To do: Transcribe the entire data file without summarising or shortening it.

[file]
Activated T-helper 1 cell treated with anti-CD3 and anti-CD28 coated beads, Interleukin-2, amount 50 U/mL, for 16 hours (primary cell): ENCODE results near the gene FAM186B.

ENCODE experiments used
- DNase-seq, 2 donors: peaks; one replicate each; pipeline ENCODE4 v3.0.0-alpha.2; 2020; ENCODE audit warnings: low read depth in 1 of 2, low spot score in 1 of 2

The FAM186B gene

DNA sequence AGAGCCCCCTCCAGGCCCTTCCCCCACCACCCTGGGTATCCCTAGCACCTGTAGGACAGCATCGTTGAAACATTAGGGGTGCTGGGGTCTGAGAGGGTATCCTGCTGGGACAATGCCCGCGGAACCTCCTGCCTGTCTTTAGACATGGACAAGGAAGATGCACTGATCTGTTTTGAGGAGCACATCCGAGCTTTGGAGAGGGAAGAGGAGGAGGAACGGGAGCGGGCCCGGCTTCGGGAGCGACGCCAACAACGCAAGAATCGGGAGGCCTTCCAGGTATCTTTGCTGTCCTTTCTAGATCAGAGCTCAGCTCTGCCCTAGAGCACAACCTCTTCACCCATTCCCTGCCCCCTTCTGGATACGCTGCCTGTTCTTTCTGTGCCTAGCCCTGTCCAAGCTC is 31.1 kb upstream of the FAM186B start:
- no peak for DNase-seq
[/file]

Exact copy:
Activated T-helper 1 cell treated with anti-CD3 and anti-CD28 coated beads, Interleukin-2, amount 50 U/mL, for 16 hours (primary cell): ENCODE results near the gene FAM186B.

ENCODE experiments used
- DNase-seq, 2 donors: peaks; one replicate each; pipeline ENCODE4 v3.0.0-alpha.2; 2020; ENCODE audit warnings: low read depth in 1 of 2, low spot score in 1 of 2

The FAM186B gene

DNA sequence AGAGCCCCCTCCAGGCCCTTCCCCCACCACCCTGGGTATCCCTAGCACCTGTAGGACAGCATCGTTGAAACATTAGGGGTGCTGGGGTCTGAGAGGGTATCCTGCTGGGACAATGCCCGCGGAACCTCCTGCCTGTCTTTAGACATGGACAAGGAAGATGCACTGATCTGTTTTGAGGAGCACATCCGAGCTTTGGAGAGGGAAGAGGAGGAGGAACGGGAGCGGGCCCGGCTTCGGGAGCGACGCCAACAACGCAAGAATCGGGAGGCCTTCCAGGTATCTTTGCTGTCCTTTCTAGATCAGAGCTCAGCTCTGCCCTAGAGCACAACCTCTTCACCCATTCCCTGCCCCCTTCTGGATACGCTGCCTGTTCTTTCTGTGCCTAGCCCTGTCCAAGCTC is 31.1 kb upstream of the FAM186B start:
- no peak for DNase-seq